Critiques (literary magazine)

Video explanation

Critique etiquette

  • Show the author you are listening by not being distracted by cellphones, technology, someone sitting next to you, etc.
  • Give specific feedback. Tell the author what you liked about his or her story by referencing part of their work, but make sure to include improvements. However, word improvements kindly and always offer solutions.
  • Look out for/use specific criteria and literary terms when making notes or presenting feedback. For example, how was figurative language used to enhance the story? Was the characterization developed or shallow?



  • Know your content (quick reference bookmarks)
    • This resource is to help students critically think about what they want to share in their writing and to think about/question the artistic value of what they include in their work.
    • Example 1: A character is killed in a story for shock value.
      • What is the purpose of the character’s death to the story and why are the details of the event relevant to the plot?
    • Example 2: A story is written from the author’s personal experience. The author has to examine why they chose to write what they did and who the story can affect after they decide to share their personal experience with an audience.
      • What is the purpose of the story and the artistic value?
      • Is it purely therapeutic writing–like a diary–or is it something honed and prepped to publish?
      • Do you want to share your diary with the world, and would they want to read it?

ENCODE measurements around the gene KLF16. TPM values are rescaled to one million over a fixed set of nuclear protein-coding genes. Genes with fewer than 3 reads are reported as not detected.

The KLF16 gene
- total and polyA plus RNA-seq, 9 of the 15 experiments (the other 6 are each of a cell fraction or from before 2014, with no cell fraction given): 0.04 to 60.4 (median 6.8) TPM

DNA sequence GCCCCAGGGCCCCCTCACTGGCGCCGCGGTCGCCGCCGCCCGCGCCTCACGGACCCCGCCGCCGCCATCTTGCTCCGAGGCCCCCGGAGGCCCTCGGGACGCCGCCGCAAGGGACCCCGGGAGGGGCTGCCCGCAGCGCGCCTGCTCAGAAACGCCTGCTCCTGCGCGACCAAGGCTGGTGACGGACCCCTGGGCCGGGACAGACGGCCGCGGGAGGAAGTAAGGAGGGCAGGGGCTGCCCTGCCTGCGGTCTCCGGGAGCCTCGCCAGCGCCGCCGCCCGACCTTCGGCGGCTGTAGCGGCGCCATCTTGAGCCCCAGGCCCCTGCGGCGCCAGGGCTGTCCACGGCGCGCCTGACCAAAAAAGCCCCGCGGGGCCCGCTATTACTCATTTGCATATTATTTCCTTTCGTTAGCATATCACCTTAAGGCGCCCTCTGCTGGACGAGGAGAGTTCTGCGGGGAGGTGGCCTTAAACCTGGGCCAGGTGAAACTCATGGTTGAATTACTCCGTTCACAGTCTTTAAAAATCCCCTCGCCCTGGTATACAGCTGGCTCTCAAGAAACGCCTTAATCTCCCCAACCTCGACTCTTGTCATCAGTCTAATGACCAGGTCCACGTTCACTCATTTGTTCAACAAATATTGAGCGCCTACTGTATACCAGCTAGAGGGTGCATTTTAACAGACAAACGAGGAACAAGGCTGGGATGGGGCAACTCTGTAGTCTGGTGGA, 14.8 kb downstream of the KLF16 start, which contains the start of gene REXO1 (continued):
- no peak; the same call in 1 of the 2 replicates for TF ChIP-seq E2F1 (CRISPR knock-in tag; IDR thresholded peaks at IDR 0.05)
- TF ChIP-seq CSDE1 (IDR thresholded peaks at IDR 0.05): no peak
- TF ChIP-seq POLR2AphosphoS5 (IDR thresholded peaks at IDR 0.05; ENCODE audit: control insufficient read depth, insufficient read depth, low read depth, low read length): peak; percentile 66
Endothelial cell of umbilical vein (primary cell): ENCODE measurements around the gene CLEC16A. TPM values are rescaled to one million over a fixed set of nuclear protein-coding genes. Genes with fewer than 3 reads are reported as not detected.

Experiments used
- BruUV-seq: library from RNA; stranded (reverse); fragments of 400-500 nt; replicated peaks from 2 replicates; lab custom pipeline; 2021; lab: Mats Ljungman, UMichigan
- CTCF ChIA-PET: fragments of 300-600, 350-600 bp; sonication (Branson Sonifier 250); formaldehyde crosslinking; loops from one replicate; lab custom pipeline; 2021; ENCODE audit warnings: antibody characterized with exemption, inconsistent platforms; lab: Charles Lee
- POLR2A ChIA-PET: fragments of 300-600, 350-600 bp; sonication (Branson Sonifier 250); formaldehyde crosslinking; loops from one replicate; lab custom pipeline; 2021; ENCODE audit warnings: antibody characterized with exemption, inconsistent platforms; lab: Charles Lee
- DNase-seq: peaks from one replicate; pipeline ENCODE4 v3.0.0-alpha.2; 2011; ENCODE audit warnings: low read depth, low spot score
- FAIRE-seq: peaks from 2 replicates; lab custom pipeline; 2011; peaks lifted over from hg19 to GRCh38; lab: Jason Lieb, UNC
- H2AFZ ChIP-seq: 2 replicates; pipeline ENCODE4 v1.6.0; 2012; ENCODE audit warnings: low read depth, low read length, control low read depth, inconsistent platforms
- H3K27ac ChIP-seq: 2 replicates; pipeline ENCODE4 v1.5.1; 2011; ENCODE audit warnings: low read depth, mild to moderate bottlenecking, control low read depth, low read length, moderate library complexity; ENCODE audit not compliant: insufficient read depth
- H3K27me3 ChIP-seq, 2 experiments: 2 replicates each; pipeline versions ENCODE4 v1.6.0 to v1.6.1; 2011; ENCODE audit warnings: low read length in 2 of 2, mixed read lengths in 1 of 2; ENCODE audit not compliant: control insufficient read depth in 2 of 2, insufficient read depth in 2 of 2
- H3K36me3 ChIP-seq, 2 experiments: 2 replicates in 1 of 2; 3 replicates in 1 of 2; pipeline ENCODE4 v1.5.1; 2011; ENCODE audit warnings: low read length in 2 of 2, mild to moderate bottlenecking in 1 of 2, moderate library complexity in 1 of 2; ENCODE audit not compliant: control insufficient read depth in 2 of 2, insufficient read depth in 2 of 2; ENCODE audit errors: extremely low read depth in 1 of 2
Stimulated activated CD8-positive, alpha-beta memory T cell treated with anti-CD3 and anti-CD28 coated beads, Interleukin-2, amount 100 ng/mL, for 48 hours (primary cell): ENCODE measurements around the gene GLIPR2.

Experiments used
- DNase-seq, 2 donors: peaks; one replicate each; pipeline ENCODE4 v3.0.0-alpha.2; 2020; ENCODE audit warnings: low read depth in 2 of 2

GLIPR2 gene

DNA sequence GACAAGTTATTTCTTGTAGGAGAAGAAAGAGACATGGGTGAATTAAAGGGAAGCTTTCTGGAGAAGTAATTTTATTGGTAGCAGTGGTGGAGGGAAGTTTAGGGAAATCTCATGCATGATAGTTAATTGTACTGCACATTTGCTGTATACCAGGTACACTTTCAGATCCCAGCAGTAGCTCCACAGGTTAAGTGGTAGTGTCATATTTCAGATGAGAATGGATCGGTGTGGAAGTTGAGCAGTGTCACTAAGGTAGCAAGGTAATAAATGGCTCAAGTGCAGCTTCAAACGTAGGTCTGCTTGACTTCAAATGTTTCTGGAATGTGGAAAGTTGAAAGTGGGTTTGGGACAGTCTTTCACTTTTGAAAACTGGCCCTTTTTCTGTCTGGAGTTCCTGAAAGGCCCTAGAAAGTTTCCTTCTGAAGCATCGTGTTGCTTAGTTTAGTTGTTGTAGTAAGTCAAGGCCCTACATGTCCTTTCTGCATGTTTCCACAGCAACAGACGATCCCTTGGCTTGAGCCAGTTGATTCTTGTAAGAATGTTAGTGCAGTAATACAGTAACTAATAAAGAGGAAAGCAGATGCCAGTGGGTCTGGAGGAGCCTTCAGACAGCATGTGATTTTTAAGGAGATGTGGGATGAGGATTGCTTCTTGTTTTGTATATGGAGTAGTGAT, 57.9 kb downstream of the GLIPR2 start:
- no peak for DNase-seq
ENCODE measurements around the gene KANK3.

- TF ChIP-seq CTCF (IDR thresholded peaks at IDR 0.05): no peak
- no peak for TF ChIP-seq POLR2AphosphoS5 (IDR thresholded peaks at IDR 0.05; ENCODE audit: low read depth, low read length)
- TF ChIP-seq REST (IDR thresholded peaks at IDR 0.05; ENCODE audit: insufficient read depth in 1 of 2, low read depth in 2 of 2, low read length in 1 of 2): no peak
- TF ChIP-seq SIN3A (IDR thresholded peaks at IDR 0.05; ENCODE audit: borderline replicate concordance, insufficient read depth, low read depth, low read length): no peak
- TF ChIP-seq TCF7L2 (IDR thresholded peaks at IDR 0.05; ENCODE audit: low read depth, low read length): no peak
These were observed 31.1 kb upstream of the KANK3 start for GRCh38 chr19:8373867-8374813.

• How will the people featured in your story be affected?

Common Core

*Standard descriptions are summarized and modified to include assignment rationale/purpose in parentheses

“English Language Arts Standards” by Common Core State Standards Initiative

  • W: 3a (Write stories to develop real or imagined experiences or events using effective technique, well-chosen details, and well-structured event sequences.)
  • W:4 (Students can write clearly and accurately. Students can create appropriate, organized writing with task, purpose and audience in mind)
  • SL: 1-4
    • ([P]articipate effectively in a range of collaborative discussions […] with diverse partners […] building on others’ ideas and expressing their own clearly)
    • (Present information […] concisely, and logically such that listeners can follow the line of reasoning and the organization, development, substance, and style are appropriate to purpose, audience, and task)
  • L. 9-10.5
    • Demonstrate understanding of figurative language, word relationships, and nuances in word meanings.
      • (Interpret figures of speech (e.g., euphemism, oxymoron) in context and analyze their role in the text).
      • (Analyze nuances in the meaning of words with similar denotations).

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